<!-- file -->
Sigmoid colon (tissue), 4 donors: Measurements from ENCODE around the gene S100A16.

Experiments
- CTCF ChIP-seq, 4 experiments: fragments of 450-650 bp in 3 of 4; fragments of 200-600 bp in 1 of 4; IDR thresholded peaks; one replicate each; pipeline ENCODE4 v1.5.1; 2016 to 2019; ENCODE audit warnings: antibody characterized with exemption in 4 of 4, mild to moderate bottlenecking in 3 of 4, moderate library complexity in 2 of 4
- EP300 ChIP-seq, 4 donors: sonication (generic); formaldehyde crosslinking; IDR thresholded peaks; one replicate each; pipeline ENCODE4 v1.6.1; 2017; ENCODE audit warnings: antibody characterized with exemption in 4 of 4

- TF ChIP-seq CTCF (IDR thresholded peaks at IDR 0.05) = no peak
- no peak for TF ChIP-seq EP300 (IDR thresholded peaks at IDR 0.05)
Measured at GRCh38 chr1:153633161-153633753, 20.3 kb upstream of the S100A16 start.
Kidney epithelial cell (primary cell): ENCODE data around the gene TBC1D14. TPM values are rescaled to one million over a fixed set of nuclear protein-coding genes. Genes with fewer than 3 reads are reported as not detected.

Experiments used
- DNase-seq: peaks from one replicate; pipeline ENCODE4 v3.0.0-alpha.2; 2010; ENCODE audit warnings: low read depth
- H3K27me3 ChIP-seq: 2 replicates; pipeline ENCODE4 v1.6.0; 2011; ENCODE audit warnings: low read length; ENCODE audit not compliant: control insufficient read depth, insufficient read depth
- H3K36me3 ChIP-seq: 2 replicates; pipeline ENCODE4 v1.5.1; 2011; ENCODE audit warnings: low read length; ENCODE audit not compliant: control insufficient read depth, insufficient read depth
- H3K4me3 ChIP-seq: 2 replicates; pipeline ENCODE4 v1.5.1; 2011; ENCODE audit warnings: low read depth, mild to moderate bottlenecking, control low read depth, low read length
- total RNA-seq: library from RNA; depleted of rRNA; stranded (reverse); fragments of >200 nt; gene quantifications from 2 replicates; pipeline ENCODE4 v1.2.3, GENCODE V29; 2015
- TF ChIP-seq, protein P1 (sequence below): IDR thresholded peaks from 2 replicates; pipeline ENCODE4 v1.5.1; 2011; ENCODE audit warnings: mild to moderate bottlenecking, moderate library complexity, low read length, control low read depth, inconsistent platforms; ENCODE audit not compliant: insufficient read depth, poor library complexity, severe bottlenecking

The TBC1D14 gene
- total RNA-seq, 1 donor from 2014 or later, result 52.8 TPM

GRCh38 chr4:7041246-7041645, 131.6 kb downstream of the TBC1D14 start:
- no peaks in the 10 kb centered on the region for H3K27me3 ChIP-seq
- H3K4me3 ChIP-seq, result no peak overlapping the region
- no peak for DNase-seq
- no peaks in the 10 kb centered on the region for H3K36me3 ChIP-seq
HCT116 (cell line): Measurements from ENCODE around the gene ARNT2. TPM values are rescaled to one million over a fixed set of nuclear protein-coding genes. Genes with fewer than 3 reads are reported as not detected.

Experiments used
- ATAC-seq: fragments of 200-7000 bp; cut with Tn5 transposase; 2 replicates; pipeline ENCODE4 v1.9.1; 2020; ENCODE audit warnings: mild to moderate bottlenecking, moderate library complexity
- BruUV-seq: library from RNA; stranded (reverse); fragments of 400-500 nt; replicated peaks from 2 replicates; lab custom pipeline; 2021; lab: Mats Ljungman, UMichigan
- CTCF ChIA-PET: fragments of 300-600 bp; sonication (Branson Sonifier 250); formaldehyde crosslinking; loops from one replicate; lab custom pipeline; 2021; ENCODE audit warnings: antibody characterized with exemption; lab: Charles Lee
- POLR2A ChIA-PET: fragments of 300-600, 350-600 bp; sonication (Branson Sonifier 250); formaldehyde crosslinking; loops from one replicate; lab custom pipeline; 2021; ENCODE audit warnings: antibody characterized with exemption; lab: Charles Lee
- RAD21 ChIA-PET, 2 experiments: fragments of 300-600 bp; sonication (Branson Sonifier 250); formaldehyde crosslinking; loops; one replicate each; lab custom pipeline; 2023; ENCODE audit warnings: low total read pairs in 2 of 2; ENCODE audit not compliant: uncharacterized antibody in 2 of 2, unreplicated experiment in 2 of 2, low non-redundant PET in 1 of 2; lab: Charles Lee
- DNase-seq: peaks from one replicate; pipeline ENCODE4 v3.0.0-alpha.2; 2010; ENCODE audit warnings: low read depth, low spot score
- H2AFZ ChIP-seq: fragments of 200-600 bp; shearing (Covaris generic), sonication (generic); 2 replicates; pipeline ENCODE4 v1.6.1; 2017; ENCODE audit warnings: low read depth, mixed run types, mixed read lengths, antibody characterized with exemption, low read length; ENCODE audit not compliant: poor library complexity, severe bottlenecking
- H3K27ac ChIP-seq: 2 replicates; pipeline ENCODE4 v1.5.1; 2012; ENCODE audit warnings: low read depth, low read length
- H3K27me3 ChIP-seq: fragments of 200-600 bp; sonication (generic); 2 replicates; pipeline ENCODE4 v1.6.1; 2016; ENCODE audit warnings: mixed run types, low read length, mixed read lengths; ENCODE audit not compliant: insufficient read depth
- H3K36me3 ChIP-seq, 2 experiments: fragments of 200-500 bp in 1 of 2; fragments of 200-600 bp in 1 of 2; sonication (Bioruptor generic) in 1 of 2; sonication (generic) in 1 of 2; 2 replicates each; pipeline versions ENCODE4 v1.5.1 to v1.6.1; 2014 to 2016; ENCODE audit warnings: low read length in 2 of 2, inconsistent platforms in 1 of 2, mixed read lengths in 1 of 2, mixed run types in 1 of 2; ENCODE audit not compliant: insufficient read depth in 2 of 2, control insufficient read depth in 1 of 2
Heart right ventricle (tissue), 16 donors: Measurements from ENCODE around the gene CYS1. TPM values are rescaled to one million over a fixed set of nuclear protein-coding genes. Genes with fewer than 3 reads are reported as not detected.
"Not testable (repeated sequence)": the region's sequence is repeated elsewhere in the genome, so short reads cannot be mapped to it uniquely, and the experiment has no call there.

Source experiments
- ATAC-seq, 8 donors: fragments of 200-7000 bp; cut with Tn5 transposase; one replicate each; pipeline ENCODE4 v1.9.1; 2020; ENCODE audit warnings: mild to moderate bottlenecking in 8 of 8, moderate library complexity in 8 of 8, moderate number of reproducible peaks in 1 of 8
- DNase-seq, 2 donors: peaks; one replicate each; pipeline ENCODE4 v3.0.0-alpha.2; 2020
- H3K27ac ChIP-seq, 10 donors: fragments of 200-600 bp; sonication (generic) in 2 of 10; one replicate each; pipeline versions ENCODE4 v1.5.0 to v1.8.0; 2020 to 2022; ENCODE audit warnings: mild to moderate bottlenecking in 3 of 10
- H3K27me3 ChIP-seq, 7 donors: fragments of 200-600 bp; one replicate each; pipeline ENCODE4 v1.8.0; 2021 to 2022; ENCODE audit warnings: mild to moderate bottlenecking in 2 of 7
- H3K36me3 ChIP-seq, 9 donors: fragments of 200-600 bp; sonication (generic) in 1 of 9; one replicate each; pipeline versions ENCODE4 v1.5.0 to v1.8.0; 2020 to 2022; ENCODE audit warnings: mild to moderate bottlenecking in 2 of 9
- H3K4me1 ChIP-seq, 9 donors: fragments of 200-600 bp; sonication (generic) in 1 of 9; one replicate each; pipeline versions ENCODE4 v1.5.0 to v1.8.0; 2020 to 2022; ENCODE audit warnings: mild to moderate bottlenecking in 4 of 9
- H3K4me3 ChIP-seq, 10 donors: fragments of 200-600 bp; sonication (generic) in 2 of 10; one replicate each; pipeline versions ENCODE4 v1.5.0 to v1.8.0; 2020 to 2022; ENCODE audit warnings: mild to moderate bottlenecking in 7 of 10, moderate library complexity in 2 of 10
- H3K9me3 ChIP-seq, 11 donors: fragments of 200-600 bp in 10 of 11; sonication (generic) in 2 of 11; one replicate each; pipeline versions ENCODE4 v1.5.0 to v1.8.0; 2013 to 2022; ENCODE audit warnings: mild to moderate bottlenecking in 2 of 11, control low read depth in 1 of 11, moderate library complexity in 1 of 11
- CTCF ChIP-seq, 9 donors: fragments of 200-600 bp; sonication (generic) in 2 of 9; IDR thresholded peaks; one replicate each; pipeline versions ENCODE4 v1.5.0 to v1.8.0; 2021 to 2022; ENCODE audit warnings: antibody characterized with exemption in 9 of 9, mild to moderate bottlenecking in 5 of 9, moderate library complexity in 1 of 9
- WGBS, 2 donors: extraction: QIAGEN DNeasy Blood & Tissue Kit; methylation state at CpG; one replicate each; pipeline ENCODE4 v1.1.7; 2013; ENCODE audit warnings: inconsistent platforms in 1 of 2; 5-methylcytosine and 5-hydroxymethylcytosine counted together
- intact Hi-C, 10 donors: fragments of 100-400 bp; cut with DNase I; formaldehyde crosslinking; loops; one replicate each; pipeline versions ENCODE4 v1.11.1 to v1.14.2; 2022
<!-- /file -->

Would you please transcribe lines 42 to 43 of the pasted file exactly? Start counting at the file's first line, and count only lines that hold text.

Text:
- H3K36me3 ChIP-seq, 9 donors: fragments of 200-600 bp; sonication (generic) in 1 of 9; one replicate each; pipeline versions ENCODE4 v1.5.0 to v1.8.0; 2020 to 2022; ENCODE audit warnings: mild to moderate bottlenecking in 2 of 9
- H3K4me1 ChIP-seq, 9 donors: fragments of 200-600 bp; sonication (generic) in 1 of 9; one replicate each; pipeline versions ENCODE4 v1.5.0 to v1.8.0; 2020 to 2022; ENCODE audit warnings: mild to moderate bottlenecking in 4 of 9